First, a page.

Today's Wiki Life is about getting too personal!

Most Wiki articles are started by an individual sharing their technical experience. Often people write articles from "their perspective", and include additional commentary, similar to how they would write an email or blog post. But Wiki articles are different to blog posts, and one such difference is the personalisation of the article.

Blog posts are personal. They share the personal experience of the author, and often contain additional commentary that characterises the author, or sets context to the blog post. Examples such as, "While working on a clients SharePoint migration", "It always gives me a headache when I need to migrate files, so...". Blog posts also generally belongs to the author, and the post is all about the authors experiences. They are written from the perspective of "I".

In contrast, Wiki articles have multiple authors, and the article itself belongs to the wiki (community), not an individual. Because they belong to a community, Wiki articles shouldn't include personal information or commentary. This is briefly mentioned in the Portal User Experience Guidelines.

It makes more sense if we look at some examples:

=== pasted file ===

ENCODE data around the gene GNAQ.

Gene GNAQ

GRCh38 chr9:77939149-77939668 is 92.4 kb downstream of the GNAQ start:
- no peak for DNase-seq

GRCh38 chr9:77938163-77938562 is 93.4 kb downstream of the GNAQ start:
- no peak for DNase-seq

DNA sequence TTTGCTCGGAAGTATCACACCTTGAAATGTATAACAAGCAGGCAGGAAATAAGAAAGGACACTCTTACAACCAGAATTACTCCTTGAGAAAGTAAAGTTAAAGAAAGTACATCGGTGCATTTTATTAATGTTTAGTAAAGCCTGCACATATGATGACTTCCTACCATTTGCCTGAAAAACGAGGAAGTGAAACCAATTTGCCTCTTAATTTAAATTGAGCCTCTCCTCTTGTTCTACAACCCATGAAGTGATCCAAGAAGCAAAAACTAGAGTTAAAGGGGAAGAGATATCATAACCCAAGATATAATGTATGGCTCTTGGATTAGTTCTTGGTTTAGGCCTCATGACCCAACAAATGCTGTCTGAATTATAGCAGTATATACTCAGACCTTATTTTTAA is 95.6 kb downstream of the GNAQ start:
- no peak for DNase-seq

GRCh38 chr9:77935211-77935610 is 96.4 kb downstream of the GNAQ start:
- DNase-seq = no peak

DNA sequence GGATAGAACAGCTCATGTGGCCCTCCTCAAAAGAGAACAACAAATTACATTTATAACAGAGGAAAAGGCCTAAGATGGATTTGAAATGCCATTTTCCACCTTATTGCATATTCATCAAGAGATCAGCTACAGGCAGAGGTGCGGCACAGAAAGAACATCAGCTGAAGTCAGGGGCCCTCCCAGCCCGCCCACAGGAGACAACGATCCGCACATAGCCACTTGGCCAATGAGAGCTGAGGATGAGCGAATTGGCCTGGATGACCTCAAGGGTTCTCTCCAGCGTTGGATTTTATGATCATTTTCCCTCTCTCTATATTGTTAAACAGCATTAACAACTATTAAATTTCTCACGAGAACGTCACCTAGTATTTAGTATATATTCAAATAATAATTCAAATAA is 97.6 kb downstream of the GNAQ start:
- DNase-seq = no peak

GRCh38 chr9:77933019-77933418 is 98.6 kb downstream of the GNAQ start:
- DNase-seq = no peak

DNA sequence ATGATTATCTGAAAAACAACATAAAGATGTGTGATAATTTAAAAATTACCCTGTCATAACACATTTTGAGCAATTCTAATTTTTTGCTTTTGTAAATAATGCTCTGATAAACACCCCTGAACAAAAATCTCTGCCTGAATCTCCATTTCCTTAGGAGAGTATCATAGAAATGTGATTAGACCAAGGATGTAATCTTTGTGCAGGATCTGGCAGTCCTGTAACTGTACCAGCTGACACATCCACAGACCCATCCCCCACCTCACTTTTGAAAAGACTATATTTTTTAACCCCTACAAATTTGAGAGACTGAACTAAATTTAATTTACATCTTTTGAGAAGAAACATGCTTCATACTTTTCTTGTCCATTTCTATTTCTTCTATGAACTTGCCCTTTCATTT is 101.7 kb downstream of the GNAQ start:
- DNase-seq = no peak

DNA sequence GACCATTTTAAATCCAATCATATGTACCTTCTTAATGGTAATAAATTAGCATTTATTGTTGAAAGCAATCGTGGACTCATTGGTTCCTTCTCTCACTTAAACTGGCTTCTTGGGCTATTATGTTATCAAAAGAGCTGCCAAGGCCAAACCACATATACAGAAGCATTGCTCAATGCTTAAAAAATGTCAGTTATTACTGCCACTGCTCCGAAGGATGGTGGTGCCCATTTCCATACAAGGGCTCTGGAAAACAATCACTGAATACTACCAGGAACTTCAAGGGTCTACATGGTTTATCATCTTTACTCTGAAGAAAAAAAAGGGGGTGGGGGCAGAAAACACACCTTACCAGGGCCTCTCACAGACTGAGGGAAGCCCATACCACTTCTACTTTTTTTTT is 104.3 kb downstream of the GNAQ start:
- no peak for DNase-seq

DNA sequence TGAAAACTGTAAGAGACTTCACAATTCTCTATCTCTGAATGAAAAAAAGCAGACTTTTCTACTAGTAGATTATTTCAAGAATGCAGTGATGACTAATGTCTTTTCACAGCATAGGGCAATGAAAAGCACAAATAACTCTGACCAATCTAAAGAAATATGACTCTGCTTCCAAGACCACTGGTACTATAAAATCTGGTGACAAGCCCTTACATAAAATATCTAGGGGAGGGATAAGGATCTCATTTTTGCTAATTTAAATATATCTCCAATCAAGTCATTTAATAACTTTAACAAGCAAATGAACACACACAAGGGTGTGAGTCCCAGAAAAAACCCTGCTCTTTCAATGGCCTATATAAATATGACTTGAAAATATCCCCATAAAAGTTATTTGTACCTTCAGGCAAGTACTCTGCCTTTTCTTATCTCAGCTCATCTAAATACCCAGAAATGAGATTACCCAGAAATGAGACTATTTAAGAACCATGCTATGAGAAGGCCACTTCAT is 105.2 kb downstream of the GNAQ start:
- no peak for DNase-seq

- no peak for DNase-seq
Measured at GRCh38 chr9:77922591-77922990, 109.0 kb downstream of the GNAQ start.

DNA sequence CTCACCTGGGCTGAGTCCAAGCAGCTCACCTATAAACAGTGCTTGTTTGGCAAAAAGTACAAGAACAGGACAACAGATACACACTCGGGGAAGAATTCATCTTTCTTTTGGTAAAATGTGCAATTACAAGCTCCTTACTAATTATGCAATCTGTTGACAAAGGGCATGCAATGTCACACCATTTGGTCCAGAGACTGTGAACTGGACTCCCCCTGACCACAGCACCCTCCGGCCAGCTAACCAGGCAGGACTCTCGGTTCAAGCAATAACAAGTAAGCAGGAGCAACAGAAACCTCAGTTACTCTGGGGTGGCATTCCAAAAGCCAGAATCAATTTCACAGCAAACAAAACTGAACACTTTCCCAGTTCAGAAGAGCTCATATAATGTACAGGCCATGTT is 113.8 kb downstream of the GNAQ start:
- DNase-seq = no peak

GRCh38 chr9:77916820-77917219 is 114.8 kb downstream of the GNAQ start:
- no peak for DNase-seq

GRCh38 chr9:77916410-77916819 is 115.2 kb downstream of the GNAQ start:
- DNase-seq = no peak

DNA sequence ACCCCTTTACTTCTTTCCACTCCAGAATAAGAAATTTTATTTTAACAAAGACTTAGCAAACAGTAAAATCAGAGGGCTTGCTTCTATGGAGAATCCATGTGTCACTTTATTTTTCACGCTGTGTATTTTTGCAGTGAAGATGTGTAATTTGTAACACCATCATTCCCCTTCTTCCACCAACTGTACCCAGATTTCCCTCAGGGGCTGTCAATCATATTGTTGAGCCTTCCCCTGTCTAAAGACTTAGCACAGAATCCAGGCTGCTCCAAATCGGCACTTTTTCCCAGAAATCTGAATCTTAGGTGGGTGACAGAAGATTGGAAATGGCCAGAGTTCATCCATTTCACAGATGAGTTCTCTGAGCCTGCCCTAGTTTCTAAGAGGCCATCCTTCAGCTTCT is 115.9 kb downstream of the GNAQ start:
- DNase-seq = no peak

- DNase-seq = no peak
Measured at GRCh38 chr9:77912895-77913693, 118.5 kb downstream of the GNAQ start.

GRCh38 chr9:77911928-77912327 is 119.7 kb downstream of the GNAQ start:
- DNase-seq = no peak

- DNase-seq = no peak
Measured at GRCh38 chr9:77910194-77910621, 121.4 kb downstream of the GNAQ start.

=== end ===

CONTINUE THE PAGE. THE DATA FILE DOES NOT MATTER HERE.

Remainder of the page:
Individualised / Personalised:
"I'm often asked by my clients how to deploy a solution to SharePoint using PowerShell. My response is, it's very easy, there are a number of built-in PowerShell cmdlets to help you do it"

Community:
"People often ask how to deploy a solution to SharePoint using PowerShell. It's very easy, and there are a number of built-in PowerShell cmdlets to help you do it"

Another example:

Individualised / Personalised:
"Last week while I was working on a really huge project at a client site, I needed to migrate thousands of files from a remote SharePoint site to a local SharePoint site. This always frustrates me, so this time I wrote an awesome script to do it! This is the example code I wrote and want to share with you."

Community:
"The following example demonstrates how to migrate thousands of files from a remote SharePoint site to a local SharePoint site."

Why does it matter?

  • Wiki article are about collective knowledge, not individual knowledges or experiences (this is not to diminish the fact that individuals start articles)
  • The job of refining (editing/improving) articles is harder for other contributors, if there is personal content in the article
  • As articles are edited over time, the perspective of an article can become mixed, making it hard or confusing to read. One paragraph talks about an individuals scenario or experience, while other paragraphs talk about a generic scenario.

Next time you finish writing an article, give some thought to how you've written the article. Does it sound like the article comes from you, or from a community? If it sounds like it comes from you "personally", and contains "I", then think about how you can reword it, writing from the "third person". 

If you want to look up some resources on writing in the "third person", trying Googling or Binging "writing third person perspective"!

Happy Wiki'ing!